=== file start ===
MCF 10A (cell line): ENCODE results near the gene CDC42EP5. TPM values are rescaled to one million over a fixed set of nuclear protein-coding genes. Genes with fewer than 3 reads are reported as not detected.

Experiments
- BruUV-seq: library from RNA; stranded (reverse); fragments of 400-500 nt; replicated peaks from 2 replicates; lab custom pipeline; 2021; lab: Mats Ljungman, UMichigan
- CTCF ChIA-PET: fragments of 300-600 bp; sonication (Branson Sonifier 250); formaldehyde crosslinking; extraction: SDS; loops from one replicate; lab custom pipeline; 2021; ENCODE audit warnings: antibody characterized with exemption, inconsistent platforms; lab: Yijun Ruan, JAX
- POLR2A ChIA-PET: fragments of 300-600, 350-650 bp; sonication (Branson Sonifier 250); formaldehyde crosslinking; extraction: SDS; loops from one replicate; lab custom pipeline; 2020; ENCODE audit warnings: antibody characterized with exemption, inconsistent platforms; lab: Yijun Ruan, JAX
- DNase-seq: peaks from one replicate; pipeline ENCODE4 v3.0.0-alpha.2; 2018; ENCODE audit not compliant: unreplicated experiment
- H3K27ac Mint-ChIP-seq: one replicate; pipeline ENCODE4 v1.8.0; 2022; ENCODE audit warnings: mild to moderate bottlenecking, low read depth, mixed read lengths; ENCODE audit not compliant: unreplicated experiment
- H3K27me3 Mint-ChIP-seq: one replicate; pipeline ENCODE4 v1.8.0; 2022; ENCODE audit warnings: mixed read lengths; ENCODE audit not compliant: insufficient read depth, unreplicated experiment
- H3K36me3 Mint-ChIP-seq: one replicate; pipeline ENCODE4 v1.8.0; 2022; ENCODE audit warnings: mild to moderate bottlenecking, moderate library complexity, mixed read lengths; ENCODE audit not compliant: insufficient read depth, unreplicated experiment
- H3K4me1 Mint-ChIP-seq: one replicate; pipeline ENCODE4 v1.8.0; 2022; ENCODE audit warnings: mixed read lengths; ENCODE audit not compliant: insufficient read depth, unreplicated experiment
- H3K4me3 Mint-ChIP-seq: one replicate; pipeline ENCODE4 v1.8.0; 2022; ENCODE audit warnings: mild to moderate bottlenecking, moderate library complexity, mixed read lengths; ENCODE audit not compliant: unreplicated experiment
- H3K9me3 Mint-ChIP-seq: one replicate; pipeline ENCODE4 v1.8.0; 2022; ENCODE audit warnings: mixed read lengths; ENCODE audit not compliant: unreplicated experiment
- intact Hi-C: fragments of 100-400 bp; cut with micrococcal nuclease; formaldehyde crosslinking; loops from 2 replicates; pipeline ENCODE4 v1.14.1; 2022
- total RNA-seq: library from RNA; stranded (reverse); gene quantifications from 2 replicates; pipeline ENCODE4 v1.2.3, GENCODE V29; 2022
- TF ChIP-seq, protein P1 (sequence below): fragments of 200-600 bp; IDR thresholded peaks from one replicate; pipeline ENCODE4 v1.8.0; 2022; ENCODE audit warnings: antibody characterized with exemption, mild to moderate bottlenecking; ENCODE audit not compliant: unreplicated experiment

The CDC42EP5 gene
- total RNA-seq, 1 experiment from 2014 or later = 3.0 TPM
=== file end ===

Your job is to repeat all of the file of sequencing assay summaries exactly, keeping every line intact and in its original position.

MCF 10A (cell line): ENCODE results near the gene CDC42EP5. TPM values are rescaled to one million over a fixed set of nuclear protein-coding genes. Genes with fewer than 3 reads are reported as not detected.

Experiments
- BruUV-seq: library from RNA; stranded (reverse); fragments of 400-500 nt; replicated peaks from 2 replicates; lab custom pipeline; 2021; lab: Mats Ljungman, UMichigan
- CTCF ChIA-PET: fragments of 300-600 bp; sonication (Branson Sonifier 250); formaldehyde crosslinking; extraction: SDS; loops from one replicate; lab custom pipeline; 2021; ENCODE audit warnings: antibody characterized with exemption, inconsistent platforms; lab: Yijun Ruan, JAX
- POLR2A ChIA-PET: fragments of 300-600, 350-650 bp; sonication (Branson Sonifier 250); formaldehyde crosslinking; extraction: SDS; loops from one replicate; lab custom pipeline; 2020; ENCODE audit warnings: antibody characterized with exemption, inconsistent platforms; lab: Yijun Ruan, JAX
- DNase-seq: peaks from one replicate; pipeline ENCODE4 v3.0.0-alpha.2; 2018; ENCODE audit not compliant: unreplicated experiment
- H3K27ac Mint-ChIP-seq: one replicate; pipeline ENCODE4 v1.8.0; 2022; ENCODE audit warnings: mild to moderate bottlenecking, low read depth, mixed read lengths; ENCODE audit not compliant: unreplicated experiment
- H3K27me3 Mint-ChIP-seq: one replicate; pipeline ENCODE4 v1.8.0; 2022; ENCODE audit warnings: mixed read lengths; ENCODE audit not compliant: insufficient read depth, unreplicated experiment
- H3K36me3 Mint-ChIP-seq: one replicate; pipeline ENCODE4 v1.8.0; 2022; ENCODE audit warnings: mild to moderate bottlenecking, moderate library complexity, mixed read lengths; ENCODE audit not compliant: insufficient read depth, unreplicated experiment
- H3K4me1 Mint-ChIP-seq: one replicate; pipeline ENCODE4 v1.8.0; 2022; ENCODE audit warnings: mixed read lengths; ENCODE audit not compliant: insufficient read depth, unreplicated experiment
- H3K4me3 Mint-ChIP-seq: one replicate; pipeline ENCODE4 v1.8.0; 2022; ENCODE audit warnings: mild to moderate bottlenecking, moderate library complexity, mixed read lengths; ENCODE audit not compliant: unreplicated experiment
- H3K9me3 Mint-ChIP-seq: one replicate; pipeline ENCODE4 v1.8.0; 2022; ENCODE audit warnings: mixed read lengths; ENCODE audit not compliant: unreplicated experiment
- intact Hi-C: fragments of 100-400 bp; cut with micrococcal nuclease; formaldehyde crosslinking; loops from 2 replicates; pipeline ENCODE4 v1.14.1; 2022
- total RNA-seq: library from RNA; stranded (reverse); gene quantifications from 2 replicates; pipeline ENCODE4 v1.2.3, GENCODE V29; 2022
- TF ChIP-seq, protein P1 (sequence below): fragments of 200-600 bp; IDR thresholded peaks from one replicate; pipeline ENCODE4 v1.8.0; 2022; ENCODE audit warnings: antibody characterized with exemption, mild to moderate bottlenecking; ENCODE audit not compliant: unreplicated experiment

The CDC42EP5 gene
- total RNA-seq, 1 experiment from 2014 or later = 3.0 TPM